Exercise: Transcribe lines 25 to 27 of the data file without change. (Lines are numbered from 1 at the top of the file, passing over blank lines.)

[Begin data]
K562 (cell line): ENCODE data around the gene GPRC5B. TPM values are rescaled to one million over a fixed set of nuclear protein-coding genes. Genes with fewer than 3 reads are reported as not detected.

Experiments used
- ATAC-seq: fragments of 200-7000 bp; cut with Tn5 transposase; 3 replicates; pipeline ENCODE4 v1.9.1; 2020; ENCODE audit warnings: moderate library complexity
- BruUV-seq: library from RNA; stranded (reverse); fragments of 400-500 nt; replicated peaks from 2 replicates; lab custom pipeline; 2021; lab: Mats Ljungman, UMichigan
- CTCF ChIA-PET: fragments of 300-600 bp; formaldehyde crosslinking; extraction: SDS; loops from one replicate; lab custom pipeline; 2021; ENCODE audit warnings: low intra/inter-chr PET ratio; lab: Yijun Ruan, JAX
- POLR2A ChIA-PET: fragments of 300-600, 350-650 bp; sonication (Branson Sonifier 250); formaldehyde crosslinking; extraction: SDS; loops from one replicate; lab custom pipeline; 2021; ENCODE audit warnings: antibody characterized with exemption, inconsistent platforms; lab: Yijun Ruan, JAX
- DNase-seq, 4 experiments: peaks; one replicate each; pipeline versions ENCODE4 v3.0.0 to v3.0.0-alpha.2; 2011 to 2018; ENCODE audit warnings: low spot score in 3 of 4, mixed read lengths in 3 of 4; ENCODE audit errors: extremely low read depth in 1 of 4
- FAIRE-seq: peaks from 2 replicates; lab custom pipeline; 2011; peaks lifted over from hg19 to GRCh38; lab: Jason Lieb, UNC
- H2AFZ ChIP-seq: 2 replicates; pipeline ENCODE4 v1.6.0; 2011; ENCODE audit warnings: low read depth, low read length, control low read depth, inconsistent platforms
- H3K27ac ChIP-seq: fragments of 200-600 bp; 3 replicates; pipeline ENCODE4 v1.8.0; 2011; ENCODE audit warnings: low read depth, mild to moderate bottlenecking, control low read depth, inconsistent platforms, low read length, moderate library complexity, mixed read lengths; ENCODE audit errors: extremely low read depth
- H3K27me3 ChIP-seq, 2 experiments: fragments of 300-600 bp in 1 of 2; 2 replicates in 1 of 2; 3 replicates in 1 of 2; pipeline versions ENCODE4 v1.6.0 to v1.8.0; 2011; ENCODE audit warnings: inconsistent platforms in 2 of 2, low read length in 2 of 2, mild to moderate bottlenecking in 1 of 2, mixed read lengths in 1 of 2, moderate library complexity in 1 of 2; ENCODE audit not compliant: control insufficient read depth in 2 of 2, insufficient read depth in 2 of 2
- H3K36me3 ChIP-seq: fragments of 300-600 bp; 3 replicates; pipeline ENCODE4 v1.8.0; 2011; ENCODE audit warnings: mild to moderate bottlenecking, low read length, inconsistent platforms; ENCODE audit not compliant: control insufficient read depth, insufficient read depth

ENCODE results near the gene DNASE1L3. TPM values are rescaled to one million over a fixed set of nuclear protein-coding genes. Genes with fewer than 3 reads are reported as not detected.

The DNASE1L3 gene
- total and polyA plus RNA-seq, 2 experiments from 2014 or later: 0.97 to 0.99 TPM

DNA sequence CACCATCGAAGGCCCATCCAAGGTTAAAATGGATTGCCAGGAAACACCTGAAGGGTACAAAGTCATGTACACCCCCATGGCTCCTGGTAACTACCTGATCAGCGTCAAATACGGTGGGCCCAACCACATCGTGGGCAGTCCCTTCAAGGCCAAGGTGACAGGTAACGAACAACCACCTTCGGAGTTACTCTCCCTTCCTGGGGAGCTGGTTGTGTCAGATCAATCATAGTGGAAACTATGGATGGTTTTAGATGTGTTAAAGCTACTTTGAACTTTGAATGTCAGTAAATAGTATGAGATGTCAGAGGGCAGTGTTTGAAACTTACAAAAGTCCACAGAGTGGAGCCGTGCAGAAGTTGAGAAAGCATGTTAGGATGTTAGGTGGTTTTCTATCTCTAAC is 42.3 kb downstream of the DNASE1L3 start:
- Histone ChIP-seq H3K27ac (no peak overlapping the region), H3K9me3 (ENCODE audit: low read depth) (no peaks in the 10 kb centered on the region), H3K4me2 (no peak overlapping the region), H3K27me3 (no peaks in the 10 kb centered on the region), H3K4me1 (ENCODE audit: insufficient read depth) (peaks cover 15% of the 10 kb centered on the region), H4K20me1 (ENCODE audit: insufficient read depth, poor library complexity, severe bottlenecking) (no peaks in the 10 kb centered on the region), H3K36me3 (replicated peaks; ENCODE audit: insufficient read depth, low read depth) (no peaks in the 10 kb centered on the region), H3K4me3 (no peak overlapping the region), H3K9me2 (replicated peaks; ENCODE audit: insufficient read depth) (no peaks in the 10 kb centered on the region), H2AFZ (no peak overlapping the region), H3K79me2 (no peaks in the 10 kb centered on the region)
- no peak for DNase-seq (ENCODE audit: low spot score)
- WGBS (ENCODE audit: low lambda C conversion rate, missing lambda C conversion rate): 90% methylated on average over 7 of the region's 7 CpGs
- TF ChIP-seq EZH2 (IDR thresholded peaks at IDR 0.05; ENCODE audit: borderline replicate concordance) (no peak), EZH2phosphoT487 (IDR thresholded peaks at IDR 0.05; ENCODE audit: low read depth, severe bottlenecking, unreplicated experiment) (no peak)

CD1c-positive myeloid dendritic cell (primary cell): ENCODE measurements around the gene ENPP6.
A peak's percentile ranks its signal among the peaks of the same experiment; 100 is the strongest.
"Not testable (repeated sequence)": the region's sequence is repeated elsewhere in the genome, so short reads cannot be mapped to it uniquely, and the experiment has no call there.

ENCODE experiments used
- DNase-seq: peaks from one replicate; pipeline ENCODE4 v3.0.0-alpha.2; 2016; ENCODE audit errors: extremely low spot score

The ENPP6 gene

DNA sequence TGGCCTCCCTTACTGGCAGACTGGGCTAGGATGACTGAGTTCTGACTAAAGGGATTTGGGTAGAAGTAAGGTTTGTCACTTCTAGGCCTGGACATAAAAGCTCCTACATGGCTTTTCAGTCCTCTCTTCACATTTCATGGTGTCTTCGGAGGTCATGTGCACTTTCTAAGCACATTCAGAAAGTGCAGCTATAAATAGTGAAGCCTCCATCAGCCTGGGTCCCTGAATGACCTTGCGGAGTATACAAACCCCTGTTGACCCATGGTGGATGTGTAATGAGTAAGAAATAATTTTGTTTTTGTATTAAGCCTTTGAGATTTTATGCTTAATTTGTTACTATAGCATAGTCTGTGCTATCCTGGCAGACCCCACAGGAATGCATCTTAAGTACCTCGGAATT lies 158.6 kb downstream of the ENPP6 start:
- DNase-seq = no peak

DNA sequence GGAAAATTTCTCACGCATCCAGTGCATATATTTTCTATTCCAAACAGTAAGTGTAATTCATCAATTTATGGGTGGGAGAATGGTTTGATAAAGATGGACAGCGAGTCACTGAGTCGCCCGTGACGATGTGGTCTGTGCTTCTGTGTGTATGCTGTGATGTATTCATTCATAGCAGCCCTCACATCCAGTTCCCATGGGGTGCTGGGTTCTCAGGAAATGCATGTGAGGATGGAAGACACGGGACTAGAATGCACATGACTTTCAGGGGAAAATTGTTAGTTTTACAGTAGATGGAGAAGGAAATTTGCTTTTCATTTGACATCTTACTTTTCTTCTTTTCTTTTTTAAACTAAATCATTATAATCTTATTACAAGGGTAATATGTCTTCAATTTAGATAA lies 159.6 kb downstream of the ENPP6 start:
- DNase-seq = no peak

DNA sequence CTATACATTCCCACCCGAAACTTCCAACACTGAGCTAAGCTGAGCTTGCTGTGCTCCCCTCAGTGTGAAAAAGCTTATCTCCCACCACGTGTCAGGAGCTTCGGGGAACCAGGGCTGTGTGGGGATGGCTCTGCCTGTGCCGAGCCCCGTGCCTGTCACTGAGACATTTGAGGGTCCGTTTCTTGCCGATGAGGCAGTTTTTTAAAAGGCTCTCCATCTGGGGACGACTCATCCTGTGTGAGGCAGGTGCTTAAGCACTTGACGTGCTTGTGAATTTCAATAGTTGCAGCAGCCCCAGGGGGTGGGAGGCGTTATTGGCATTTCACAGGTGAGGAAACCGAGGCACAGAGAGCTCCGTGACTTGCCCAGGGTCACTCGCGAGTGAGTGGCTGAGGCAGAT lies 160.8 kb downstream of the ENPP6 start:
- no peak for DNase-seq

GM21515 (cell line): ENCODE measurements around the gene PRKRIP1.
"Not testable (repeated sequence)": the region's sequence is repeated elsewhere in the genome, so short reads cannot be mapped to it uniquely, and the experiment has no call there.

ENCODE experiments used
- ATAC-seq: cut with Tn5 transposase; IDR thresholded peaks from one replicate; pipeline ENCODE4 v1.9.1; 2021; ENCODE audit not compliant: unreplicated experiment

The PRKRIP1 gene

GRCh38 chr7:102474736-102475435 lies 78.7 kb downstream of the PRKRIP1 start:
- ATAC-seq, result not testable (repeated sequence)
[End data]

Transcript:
- DNase-seq: peaks from one replicate; pipeline ENCODE4 v3.0.0-alpha.2; 2016; ENCODE audit errors: extremely low spot score

The ENPP6 gene

DNA sequence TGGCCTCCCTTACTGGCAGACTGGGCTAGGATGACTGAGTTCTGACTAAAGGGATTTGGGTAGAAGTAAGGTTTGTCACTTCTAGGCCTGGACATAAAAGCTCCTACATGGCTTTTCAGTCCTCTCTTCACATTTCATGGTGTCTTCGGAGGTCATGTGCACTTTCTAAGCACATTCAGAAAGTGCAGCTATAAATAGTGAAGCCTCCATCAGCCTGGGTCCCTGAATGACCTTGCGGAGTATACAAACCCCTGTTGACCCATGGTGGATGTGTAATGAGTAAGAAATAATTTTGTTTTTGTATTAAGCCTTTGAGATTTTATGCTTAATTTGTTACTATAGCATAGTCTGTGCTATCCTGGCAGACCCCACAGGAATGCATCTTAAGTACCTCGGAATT lies 158.6 kb downstream of the ENPP6 start: